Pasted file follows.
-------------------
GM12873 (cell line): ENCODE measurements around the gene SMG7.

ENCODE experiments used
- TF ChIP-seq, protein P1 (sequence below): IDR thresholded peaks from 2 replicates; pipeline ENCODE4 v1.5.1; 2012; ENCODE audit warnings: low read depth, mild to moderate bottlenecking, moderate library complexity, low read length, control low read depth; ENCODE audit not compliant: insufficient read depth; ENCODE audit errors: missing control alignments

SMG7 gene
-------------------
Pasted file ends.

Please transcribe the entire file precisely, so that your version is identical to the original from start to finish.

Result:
GM12873 (cell line): ENCODE measurements around the gene SMG7.

ENCODE experiments used
- TF ChIP-seq, protein P1 (sequence below): IDR thresholded peaks from 2 replicates; pipeline ENCODE4 v1.5.1; 2012; ENCODE audit warnings: low read depth, mild to moderate bottlenecking, moderate library complexity, low read length, control low read depth; ENCODE audit not compliant: insufficient read depth; ENCODE audit errors: missing control alignments

SMG7 gene